This post is guest-written by Shawna Sopp, Marketing Director at The Help Group
In a classroom in Sherman Oaks, a small group of students gather to learn Processing, a beginner programming language. All semester this group has been learning about 2D objects starting with squares and circles and moving up to simple 2D games. Today they start working in 3D. The teacher gives them simple instruction on how to create a cube.
Quickly these students have edited their code to create multiple static cubes or have their cube following cursor movements. Some are hard at work changing the color of their cube while others are focused on shading.
“This is radical,” one student exclaims as she gets the shading just right. The teacher asked her to share the code with the class. Excitedly, she stood up and walked the rest of her peers through the code that created various spotlights and colors on her cube.
You would never guess that these students have autism, anxiety-related disorders, and other learning differences. Village Glen High School focuses on the strengths of their students, guiding them towards STEM subjects – Science, Technology, Engineering, and Mathematics.
Students in this class are taught fundamentals of programming and given the freedom to play with their knowledge – and they enthusiastically do so. Each is self-driven to do something unique and more complicated than their peers. This friendly competition resulted in some amazing displays.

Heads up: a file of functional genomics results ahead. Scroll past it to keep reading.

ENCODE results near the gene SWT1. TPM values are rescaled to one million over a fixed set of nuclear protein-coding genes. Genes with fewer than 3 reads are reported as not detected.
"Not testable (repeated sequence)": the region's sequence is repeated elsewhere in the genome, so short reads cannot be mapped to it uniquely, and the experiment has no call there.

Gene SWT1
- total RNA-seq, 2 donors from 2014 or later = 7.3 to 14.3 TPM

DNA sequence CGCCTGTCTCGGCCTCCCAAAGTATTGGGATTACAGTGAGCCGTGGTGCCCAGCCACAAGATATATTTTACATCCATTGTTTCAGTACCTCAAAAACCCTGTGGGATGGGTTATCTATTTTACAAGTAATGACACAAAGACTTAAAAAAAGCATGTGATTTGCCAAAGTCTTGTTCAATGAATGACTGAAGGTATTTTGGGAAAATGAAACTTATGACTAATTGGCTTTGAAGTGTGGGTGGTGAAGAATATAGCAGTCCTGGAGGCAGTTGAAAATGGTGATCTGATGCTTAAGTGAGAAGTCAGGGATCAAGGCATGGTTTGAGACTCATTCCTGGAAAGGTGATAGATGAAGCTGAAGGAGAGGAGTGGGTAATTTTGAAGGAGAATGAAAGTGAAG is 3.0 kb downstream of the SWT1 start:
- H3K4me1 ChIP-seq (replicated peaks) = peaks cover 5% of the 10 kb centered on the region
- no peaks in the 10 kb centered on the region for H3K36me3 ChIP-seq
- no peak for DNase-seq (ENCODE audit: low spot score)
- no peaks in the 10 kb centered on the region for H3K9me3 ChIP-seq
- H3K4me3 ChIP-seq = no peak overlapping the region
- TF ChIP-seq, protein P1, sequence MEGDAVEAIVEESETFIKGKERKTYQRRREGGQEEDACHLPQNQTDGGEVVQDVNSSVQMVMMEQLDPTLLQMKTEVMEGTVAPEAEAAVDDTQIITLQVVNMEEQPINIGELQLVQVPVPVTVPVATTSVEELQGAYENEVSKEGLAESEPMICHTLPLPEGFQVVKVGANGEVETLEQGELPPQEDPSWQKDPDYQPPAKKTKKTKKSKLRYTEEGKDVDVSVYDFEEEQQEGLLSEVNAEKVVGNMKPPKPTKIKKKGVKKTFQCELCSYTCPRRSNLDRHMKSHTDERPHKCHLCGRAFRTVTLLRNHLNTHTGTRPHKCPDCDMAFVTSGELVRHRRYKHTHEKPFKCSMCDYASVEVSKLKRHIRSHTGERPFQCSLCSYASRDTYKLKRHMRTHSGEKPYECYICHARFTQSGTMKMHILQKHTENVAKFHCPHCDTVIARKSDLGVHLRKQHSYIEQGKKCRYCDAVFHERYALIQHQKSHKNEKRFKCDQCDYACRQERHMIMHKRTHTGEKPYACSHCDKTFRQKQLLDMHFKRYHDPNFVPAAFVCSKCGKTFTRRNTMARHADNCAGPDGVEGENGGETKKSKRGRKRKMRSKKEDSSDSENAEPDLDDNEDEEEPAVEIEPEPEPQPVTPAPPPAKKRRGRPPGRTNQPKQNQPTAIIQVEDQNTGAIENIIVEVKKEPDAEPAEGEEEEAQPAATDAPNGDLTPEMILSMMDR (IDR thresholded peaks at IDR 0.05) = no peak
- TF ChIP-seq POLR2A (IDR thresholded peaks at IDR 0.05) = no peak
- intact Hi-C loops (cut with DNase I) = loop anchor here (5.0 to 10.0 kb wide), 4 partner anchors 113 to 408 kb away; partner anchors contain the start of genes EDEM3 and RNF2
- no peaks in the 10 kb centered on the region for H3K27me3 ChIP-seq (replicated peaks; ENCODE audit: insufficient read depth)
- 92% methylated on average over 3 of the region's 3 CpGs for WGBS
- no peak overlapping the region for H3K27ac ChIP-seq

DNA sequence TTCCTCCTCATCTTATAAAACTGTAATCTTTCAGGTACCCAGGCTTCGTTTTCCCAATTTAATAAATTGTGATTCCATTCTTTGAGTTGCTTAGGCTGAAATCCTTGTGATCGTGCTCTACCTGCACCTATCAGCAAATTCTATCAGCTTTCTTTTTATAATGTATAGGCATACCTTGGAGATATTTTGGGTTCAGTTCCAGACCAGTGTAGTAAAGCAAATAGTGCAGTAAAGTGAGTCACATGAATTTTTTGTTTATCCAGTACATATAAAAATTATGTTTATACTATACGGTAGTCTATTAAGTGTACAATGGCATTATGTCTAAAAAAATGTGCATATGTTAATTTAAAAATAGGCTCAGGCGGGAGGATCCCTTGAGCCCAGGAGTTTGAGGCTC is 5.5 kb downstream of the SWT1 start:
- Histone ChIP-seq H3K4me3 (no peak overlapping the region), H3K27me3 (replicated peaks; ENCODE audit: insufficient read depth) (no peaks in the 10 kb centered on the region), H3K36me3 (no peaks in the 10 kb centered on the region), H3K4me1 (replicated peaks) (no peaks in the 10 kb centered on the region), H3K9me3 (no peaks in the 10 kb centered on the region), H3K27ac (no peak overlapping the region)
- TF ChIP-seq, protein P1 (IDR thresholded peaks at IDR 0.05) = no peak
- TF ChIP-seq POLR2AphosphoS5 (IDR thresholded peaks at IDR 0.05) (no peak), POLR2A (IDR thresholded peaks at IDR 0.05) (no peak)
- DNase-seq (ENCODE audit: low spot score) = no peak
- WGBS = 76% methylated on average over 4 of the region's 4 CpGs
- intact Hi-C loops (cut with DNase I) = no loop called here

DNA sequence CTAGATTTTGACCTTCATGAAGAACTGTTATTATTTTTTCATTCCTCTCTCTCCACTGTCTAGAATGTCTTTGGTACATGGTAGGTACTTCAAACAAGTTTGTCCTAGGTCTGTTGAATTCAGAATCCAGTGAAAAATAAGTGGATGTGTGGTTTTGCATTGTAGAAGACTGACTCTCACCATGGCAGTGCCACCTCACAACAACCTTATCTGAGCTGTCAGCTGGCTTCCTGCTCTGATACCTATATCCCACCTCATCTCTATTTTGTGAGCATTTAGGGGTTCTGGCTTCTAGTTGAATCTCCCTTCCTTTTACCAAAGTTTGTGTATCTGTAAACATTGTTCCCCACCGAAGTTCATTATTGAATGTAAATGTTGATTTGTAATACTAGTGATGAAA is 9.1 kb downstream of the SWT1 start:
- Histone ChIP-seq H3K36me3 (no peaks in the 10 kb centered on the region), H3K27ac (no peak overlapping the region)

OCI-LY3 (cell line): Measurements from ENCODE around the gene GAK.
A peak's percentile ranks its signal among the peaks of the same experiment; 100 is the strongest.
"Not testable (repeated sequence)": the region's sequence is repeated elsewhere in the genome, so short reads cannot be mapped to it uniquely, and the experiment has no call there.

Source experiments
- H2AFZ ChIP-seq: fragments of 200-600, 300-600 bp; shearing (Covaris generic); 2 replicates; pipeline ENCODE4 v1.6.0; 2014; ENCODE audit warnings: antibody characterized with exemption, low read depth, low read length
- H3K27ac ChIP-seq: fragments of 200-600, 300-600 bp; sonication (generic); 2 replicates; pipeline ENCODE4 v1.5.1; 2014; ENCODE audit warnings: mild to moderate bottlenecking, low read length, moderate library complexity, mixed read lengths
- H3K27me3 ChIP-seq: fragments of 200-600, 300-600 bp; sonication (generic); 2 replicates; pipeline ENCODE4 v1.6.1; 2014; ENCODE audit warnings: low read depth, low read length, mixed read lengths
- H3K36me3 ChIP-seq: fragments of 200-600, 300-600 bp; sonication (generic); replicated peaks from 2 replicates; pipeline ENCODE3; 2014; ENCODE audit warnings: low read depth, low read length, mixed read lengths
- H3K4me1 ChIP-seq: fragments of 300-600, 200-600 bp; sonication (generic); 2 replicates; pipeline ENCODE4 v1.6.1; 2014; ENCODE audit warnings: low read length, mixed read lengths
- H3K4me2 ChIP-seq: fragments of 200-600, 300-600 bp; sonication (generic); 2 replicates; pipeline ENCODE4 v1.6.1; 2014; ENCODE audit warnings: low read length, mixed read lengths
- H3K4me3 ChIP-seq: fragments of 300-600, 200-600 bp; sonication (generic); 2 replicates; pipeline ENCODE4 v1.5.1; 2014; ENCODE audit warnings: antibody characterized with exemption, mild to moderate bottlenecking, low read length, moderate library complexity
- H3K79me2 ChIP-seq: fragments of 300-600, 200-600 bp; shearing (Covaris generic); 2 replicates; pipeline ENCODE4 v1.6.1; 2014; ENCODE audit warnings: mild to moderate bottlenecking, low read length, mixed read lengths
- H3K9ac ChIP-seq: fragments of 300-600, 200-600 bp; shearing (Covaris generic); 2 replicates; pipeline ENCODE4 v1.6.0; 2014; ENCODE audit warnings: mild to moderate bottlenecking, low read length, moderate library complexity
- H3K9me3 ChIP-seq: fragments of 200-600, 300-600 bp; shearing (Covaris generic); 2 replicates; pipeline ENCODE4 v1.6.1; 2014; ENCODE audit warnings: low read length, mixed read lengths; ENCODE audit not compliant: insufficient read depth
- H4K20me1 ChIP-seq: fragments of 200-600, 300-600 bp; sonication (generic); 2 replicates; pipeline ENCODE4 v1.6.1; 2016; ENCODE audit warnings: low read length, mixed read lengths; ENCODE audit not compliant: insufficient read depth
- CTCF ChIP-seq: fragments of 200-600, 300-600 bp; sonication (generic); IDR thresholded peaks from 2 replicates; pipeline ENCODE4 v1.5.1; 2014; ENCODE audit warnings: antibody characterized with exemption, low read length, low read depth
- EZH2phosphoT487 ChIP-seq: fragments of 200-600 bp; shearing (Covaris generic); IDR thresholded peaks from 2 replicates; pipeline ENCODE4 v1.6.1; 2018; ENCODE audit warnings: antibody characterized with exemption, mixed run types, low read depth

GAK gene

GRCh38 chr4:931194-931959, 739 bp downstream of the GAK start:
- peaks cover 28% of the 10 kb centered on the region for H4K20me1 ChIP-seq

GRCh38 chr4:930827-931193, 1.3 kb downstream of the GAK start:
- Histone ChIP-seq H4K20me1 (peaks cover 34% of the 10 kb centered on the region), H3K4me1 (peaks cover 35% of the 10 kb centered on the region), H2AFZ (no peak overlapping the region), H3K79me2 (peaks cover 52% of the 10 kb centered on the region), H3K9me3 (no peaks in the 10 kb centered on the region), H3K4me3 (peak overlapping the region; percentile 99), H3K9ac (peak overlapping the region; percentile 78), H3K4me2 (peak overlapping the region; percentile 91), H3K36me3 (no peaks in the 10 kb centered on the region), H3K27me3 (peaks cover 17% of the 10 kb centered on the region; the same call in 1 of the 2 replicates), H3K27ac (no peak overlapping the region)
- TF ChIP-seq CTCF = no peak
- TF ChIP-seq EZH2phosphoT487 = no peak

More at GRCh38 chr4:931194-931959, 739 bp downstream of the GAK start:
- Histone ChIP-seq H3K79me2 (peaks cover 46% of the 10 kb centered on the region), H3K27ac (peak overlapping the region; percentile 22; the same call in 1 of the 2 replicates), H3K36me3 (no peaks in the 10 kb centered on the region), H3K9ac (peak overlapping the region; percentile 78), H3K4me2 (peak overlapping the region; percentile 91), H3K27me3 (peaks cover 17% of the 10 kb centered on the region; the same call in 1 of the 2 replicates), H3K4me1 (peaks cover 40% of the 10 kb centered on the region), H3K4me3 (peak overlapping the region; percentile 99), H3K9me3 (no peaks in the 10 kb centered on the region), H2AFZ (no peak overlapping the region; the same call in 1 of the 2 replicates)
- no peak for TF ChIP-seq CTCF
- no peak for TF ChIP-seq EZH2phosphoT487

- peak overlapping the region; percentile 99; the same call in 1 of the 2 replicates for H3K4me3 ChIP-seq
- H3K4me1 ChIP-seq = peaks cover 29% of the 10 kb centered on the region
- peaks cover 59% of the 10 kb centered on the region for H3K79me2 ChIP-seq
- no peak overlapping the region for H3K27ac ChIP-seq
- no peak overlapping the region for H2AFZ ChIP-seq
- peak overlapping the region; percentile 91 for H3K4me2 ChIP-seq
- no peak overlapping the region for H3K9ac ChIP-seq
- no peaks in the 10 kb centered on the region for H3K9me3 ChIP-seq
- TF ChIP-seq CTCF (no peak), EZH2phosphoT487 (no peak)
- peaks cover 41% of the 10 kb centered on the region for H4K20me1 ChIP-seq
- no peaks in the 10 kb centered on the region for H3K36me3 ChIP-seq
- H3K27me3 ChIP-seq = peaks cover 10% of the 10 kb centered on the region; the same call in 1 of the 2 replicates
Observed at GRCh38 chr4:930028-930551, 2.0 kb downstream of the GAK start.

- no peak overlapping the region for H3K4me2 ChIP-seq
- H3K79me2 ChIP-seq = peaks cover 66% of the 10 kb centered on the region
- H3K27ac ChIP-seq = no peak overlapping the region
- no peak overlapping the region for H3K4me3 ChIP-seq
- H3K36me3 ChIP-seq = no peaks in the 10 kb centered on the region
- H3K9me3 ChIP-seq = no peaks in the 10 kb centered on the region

The student in front of me was busy creating art with her program. She had made the cube flash random colors and used it to draw on the background of her sketchbook. Another student excitedly opened an old 2D game file that he had built in the last project and updated it with some of the 3D code. “This is going to be great!”
Though not all of these students will go on to computer science careers, the focus, visual discrimination, quick research, and desire to innovate will last these kids a lifetime.
About the author
Shawna Sopp is the Marketing Director, Programs for The Help Group. Shawna began her career working one-on-one with young children on the autism spectrum. Though she left coaching to go into nonprofit, these experiences stay with her. Shawna started at Autism Speaks in 2007 in Community Development, later heading the Field Communications department. Shawna started with The Help Group in August, 2014.